Malia Obama recently became a famous representative of a Millennial trend, The Gap Year.  Defined as a “year-off” between high school and starting college, most “Gap Year-ians” aren’t just loafing around, playing video games and drinking Bobo teas all day.  For a generation raised on scheduled play-dates, year-round athletics, and regimented community service activities, the gap year is similarly purposeful…

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Depth Over Breadth?

“Well-lopsided” is the new catchphrase in college admissions. In CMC’s recent conversation with an Ivy League admissions officer, she mentioned that the trend for applicants are either well-rounded, with depth in each activity or well-lopsided—which means if applicants are going to focus on one activity, like a sport, Olympic training should be in view for such a candidate. In Excellent Sheep: The Miseducation of…

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The Complexity of Choosing Colleges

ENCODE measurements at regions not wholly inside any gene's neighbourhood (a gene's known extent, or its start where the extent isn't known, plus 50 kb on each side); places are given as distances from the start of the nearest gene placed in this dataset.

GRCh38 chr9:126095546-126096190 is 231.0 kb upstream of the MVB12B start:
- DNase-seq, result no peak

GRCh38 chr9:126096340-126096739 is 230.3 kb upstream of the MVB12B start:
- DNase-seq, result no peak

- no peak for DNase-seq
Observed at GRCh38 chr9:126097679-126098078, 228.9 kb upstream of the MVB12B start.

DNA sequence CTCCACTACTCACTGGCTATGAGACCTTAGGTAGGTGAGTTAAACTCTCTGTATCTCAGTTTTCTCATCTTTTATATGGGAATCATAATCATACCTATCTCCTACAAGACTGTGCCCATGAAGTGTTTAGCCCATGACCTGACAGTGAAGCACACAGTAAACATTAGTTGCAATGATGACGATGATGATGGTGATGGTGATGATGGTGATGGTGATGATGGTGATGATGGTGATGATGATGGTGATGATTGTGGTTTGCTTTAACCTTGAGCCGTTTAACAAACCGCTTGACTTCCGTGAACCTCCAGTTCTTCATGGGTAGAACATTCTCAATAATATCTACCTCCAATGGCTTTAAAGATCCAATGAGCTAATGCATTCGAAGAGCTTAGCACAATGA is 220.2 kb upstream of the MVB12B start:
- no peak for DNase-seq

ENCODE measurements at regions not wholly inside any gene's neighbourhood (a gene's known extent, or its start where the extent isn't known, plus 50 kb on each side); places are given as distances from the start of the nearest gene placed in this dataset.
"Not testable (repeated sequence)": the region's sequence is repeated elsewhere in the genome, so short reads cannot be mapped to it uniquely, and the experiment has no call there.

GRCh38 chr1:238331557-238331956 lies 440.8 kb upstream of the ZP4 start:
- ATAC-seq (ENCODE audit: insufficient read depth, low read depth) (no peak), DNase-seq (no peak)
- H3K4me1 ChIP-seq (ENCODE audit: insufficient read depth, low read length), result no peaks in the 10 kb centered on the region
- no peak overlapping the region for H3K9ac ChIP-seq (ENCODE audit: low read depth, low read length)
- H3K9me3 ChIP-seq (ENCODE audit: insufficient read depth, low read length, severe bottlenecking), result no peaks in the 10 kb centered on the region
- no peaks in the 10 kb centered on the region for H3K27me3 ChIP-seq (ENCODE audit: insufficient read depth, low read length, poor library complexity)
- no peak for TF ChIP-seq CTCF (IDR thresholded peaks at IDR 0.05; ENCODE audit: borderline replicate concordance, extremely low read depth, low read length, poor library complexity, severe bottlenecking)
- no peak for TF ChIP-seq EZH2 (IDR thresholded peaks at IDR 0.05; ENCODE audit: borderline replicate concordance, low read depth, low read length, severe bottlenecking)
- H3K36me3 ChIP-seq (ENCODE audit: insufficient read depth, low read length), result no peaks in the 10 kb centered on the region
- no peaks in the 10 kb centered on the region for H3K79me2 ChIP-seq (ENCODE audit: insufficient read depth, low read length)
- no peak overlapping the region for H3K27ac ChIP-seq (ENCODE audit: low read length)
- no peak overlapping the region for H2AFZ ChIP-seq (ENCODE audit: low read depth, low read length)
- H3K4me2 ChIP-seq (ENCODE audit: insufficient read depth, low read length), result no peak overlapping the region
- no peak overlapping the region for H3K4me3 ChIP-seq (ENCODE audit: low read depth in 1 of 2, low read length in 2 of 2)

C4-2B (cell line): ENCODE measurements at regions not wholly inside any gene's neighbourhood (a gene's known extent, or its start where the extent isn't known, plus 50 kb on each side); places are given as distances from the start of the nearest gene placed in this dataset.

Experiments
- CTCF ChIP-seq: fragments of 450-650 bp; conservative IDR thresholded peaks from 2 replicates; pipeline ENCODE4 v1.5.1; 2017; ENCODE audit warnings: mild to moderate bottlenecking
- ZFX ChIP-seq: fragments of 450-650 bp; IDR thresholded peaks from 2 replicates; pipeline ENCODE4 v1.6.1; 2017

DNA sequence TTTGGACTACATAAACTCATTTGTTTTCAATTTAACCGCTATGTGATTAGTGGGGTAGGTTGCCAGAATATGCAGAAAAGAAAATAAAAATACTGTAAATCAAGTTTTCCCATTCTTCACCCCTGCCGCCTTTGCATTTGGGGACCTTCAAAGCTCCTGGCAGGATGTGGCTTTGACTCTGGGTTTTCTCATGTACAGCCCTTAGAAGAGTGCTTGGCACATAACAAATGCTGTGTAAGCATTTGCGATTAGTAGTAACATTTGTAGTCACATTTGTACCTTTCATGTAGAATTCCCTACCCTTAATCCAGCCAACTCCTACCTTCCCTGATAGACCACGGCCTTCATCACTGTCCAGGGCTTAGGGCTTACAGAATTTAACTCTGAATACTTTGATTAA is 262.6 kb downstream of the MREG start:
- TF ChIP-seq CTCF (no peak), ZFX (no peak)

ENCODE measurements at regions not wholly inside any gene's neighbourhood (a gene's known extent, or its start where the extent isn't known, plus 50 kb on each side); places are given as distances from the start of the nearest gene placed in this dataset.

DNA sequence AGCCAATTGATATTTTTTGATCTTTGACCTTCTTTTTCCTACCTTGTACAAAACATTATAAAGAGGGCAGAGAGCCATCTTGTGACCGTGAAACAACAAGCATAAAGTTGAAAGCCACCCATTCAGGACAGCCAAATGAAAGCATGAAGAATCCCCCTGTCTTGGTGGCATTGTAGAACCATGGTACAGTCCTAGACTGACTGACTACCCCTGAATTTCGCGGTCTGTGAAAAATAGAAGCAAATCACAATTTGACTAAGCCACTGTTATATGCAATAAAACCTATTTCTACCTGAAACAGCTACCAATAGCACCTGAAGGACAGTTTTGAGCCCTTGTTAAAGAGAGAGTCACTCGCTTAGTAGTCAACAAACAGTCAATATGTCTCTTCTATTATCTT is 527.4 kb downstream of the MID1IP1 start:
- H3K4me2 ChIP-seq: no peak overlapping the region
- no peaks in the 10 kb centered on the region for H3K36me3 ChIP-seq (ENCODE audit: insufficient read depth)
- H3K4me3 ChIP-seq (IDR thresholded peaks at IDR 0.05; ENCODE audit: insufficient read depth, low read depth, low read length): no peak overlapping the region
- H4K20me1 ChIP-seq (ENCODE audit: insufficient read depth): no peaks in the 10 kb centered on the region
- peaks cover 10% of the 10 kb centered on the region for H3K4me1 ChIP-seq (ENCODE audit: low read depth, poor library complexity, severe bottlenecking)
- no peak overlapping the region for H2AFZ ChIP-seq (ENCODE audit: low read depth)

The vastness of the western United States, specifically California, can actually limit our view. Each time I speak with high school juniors about college choices, I hear the aforementioned oxymoron. The diverse geography of California and distance of Northern California to Southern California can entice students to think they’re making a big move away from home. I know. I did…

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The “Inside” Track on College Admissions, Especially To The Ivy League

Kwasi Enin was recently accepted to all 8 Ivy League colleges – and offered these words of “wisdom” for future college applicants on The Late Show with David Letterman: In other reports, college admissions officers have recounted stories of being offered free surgical procedures from parents who are doctors in exchange for their kid’s acceptance, a single shoe being sent…

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Choosing Harvard: Thoughts About a “Prestigious” University

As Juniors and their families begin sizing up prospective colleges for application and weighing the value of a college’s reputation, I thought I’d share I came to be a Harvard graduate, along with thoughts about a recent New York Times article, Measuring College Prestige vs. Cost of Enrollment.  Quotes from the New York Times article will be followed by my experience…